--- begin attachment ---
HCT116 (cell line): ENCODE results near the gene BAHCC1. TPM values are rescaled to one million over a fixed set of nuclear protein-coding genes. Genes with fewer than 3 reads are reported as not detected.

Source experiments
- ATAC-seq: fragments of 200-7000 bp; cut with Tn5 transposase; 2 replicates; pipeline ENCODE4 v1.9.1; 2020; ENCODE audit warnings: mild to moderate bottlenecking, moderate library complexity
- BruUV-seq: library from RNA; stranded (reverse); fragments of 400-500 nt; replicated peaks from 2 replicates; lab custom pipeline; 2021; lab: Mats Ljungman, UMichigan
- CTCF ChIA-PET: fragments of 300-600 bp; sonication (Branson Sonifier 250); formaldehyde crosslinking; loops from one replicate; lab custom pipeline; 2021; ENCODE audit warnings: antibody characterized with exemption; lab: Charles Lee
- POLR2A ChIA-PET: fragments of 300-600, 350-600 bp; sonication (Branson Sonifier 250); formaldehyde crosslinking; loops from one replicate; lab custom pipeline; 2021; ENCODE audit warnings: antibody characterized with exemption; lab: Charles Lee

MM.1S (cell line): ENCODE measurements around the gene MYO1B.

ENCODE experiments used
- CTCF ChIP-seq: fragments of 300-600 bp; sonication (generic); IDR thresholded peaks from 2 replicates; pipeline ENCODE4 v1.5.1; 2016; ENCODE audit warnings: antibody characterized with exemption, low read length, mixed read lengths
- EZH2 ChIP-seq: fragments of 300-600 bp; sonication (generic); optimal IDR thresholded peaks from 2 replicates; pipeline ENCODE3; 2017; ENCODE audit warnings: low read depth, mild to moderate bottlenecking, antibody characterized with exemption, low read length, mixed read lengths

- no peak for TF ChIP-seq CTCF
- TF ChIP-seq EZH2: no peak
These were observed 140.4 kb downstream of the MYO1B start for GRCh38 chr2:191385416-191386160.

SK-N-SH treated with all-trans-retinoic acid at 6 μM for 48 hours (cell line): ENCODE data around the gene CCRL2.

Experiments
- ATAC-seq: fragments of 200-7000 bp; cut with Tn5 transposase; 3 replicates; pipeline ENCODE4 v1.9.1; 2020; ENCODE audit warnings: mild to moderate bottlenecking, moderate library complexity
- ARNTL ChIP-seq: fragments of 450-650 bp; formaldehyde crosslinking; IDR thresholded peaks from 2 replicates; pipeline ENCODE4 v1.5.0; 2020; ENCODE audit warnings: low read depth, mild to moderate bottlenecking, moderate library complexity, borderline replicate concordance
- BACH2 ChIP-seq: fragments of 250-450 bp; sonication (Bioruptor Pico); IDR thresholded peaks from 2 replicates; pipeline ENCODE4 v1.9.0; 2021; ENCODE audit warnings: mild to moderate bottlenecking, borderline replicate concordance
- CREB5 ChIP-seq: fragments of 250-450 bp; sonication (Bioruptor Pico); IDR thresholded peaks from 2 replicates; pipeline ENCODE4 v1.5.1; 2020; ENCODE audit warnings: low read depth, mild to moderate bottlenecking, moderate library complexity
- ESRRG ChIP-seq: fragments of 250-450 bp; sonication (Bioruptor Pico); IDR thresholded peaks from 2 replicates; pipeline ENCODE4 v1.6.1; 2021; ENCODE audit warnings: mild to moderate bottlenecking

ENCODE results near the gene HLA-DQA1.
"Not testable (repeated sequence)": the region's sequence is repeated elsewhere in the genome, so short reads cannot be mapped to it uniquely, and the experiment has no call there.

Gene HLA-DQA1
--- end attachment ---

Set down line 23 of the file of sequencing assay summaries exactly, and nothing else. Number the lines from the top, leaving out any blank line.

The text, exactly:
Gene HLA-DQA1